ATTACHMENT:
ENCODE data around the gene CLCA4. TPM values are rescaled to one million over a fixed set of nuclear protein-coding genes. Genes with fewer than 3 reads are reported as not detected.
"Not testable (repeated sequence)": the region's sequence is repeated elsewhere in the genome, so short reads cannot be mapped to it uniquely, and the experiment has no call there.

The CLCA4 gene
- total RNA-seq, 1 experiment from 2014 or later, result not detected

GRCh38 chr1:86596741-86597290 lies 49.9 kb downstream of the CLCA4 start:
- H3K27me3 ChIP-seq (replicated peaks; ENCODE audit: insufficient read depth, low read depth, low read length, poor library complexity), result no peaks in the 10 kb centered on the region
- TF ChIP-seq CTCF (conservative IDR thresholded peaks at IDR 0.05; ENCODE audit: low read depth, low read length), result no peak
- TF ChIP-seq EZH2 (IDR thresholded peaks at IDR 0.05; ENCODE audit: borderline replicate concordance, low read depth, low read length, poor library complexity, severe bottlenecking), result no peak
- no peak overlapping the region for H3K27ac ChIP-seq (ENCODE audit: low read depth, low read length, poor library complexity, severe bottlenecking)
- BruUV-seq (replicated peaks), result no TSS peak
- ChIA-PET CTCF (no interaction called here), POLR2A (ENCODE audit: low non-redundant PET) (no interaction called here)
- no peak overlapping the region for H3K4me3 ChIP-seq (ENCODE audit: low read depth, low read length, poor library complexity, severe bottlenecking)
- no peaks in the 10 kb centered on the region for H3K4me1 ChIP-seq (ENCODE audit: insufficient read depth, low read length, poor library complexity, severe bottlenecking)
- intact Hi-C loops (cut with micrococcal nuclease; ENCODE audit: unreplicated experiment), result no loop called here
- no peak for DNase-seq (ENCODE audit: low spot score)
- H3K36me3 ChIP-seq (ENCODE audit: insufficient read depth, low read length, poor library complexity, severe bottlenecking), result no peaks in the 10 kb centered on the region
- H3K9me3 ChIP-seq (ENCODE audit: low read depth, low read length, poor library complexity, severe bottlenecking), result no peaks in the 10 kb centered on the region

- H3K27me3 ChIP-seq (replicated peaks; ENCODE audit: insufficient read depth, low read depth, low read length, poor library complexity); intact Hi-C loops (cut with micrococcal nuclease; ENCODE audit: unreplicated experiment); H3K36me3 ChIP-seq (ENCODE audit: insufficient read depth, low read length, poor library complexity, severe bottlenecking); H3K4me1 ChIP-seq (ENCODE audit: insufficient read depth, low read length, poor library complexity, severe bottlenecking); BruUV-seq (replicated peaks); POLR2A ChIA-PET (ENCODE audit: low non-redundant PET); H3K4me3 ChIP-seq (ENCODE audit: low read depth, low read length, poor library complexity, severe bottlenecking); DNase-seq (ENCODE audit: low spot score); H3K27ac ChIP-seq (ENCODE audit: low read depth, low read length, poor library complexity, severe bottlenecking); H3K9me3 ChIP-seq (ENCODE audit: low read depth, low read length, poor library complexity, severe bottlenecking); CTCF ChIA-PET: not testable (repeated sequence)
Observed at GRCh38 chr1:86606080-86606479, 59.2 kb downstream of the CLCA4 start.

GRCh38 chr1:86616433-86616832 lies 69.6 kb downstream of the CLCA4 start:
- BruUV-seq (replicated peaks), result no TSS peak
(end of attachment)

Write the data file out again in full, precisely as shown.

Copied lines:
ENCODE data around the gene CLCA4. TPM values are rescaled to one million over a fixed set of nuclear protein-coding genes. Genes with fewer than 3 reads are reported as not detected.
"Not testable (repeated sequence)": the region's sequence is repeated elsewhere in the genome, so short reads cannot be mapped to it uniquely, and the experiment has no call there.

The CLCA4 gene
- total RNA-seq, 1 experiment from 2014 or later, result not detected

GRCh38 chr1:86596741-86597290 lies 49.9 kb downstream of the CLCA4 start:
- H3K27me3 ChIP-seq (replicated peaks; ENCODE audit: insufficient read depth, low read depth, low read length, poor library complexity), result no peaks in the 10 kb centered on the region
- TF ChIP-seq CTCF (conservative IDR thresholded peaks at IDR 0.05; ENCODE audit: low read depth, low read length), result no peak
- TF ChIP-seq EZH2 (IDR thresholded peaks at IDR 0.05; ENCODE audit: borderline replicate concordance, low read depth, low read length, poor library complexity, severe bottlenecking), result no peak
- no peak overlapping the region for H3K27ac ChIP-seq (ENCODE audit: low read depth, low read length, poor library complexity, severe bottlenecking)
- BruUV-seq (replicated peaks), result no TSS peak
- ChIA-PET CTCF (no interaction called here), POLR2A (ENCODE audit: low non-redundant PET) (no interaction called here)
- no peak overlapping the region for H3K4me3 ChIP-seq (ENCODE audit: low read depth, low read length, poor library complexity, severe bottlenecking)
- no peaks in the 10 kb centered on the region for H3K4me1 ChIP-seq (ENCODE audit: insufficient read depth, low read length, poor library complexity, severe bottlenecking)
- intact Hi-C loops (cut with micrococcal nuclease; ENCODE audit: unreplicated experiment), result no loop called here
- no peak for DNase-seq (ENCODE audit: low spot score)
- H3K36me3 ChIP-seq (ENCODE audit: insufficient read depth, low read length, poor library complexity, severe bottlenecking), result no peaks in the 10 kb centered on the region
- H3K9me3 ChIP-seq (ENCODE audit: low read depth, low read length, poor library complexity, severe bottlenecking), result no peaks in the 10 kb centered on the region

- H3K27me3 ChIP-seq (replicated peaks; ENCODE audit: insufficient read depth, low read depth, low read length, poor library complexity); intact Hi-C loops (cut with micrococcal nuclease; ENCODE audit: unreplicated experiment); H3K36me3 ChIP-seq (ENCODE audit: insufficient read depth, low read length, poor library complexity, severe bottlenecking); H3K4me1 ChIP-seq (ENCODE audit: insufficient read depth, low read length, poor library complexity, severe bottlenecking); BruUV-seq (replicated peaks); POLR2A ChIA-PET (ENCODE audit: low non-redundant PET); H3K4me3 ChIP-seq (ENCODE audit: low read depth, low read length, poor library complexity, severe bottlenecking); DNase-seq (ENCODE audit: low spot score); H3K27ac ChIP-seq (ENCODE audit: low read depth, low read length, poor library complexity, severe bottlenecking); H3K9me3 ChIP-seq (ENCODE audit: low read depth, low read length, poor library complexity, severe bottlenecking); CTCF ChIA-PET: not testable (repeated sequence)
Observed at GRCh38 chr1:86606080-86606479, 59.2 kb downstream of the CLCA4 start.

GRCh38 chr1:86616433-86616832 lies 69.6 kb downstream of the CLCA4 start:
- BruUV-seq (replicated peaks), result no TSS peak